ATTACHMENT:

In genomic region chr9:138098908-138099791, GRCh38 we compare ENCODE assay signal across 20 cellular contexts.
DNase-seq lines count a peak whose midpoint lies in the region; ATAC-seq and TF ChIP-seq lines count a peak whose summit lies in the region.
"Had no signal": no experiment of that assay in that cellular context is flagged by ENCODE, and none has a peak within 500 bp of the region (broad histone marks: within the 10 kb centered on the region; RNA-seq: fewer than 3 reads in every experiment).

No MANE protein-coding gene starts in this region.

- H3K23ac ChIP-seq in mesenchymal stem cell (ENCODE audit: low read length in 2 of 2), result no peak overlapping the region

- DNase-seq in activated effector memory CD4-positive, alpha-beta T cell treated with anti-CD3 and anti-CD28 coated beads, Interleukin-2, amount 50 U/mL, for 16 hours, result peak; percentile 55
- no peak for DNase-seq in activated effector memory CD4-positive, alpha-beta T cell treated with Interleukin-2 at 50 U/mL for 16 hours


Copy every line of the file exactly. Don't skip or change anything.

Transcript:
In genomic region chr9:138098908-138099791, GRCh38 we compare ENCODE assay signal across 20 cellular contexts.
DNase-seq lines count a peak whose midpoint lies in the region; ATAC-seq and TF ChIP-seq lines count a peak whose summit lies in the region.
"Had no signal": no experiment of that assay in that cellular context is flagged by ENCODE, and none has a peak within 500 bp of the region (broad histone marks: within the 10 kb centered on the region; RNA-seq: fewer than 3 reads in every experiment).

No MANE protein-coding gene starts in this region.

- H3K23ac ChIP-seq in mesenchymal stem cell (ENCODE audit: low read length in 2 of 2), result no peak overlapping the region

- DNase-seq in activated effector memory CD4-positive, alpha-beta T cell treated with anti-CD3 and anti-CD28 coated beads, Interleukin-2, amount 50 U/mL, for 16 hours, result peak; percentile 55
- no peak for DNase-seq in activated effector memory CD4-positive, alpha-beta T cell treated with Interleukin-2 at 50 U/mL for 16 hours